One of the major expenses that real estate investors run into is capital gains taxes. Every time a property is sold, these taxes can create a hefty burden on your profit margin. But there’s a way around that, if the purchase falls into the right category. The IRS allows sellers to defer capital gains taxes by doing a 1031 exchange.
Under this type of exchange, the property has to be held as an investment, not as a principle residence; it has to be exchanged for like-kind property; and there are specific time frames that have to be met. Identifying situations that qualify can be tricky, but learning how to find those deals is a great way to keep your profit margins high. Here are five tips for identifying a 1031 exchange replacement property.
Tip #1: Follow the “3 Property Rule”
This rule is set forth by the IRS, and allows the investor to identify up to three possible replacement properties for the future. They have to eventually acquire one, two, or all three of the properties.
Tip #2: Follow the “200% Rule”
Within the three property rule from above, there is another rule that can make it easier to fill the quota. As an investor identifies those three possible replacement properties, their total fair market value (of all three properties combined) cannot exceed 200% of the fair market value of the relinquished property.
Tip #3: Alternatively, follow the “95% Rule”
This isn’t a commonly applied rule, but it can be in certain situations. This rule states that as the investor identifies the three properties, that total no more than 200% of the value of the relinquished property, they also agree to acquire at least 95% of the total value of the three identified properties.
These first three tips will help you narrow down the many options you may have for real estate investing. By the time you find three properties that work for your investing budget, and that meet the 200% Rule, you’re likely to have eliminated most or many of the options.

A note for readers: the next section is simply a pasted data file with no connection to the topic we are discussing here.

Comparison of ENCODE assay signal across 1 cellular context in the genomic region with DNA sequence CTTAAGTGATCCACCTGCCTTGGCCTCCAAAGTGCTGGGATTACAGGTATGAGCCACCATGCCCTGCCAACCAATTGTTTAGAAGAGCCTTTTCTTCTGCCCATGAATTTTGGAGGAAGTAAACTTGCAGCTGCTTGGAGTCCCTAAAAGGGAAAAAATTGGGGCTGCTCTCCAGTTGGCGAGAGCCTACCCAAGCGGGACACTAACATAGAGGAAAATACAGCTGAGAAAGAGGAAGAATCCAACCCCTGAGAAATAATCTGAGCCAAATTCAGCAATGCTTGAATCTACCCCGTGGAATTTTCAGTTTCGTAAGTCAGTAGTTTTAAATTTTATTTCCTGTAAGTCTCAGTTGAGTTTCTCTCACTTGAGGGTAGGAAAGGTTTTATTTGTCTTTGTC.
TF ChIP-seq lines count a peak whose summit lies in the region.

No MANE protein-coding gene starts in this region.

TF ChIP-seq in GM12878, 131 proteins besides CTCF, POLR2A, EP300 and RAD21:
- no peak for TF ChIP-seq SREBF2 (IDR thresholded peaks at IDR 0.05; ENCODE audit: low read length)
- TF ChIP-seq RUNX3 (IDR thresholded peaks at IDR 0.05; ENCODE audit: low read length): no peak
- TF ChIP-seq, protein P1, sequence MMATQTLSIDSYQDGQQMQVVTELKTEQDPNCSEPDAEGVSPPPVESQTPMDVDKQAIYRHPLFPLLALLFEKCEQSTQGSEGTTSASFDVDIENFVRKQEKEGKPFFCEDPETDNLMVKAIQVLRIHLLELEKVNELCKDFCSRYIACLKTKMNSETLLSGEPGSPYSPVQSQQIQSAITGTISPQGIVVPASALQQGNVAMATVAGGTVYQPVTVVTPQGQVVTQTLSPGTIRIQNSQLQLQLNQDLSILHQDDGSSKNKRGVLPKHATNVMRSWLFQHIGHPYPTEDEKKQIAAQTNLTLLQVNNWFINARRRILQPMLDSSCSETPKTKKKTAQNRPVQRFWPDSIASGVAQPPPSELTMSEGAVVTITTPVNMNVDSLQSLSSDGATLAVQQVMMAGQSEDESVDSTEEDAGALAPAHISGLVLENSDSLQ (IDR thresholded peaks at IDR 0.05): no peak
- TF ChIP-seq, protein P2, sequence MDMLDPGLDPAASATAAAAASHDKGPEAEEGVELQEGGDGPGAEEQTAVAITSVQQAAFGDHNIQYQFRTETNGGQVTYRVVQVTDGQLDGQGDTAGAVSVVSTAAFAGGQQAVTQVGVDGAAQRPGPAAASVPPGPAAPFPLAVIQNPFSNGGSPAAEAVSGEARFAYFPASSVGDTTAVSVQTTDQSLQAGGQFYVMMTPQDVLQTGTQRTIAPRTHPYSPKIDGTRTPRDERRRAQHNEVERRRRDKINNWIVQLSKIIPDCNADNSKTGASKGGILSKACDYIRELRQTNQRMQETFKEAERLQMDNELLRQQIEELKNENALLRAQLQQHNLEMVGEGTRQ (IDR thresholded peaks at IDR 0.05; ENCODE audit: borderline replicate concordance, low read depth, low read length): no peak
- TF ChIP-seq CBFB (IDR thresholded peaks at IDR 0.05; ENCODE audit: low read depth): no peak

Tip #4: Be Sure You Identify the Properties Correctly
The identified properties for potential acquisition must be identified in writing. This document has to be signed by the investor, stating that all properties have been legally and accurately described. The address and legal description of the property must be present, and the percentage share of a property that has multiple investors is also required on this document.
When the property is acquired, it must be “substantially the same” as what was described in the document. The IRS can be ambiguous on what this phrase means, but in general, the property has to have the same basic nature and characteristics.
Tip #5: Make Sure the Right Person Gets the Information
After ensuring that the identifying document is accurate, the investor has to provide the information to whomever is responsible for transferring the property to the investor; alternatively, anyone involved in the exchange, like the title company or the escrow agent, must receive the document. This person cannot be a family member or the investor’s real estate agent.
These five tips will help you ensure that you’ve identified the right replacement property for a 1031 exchange.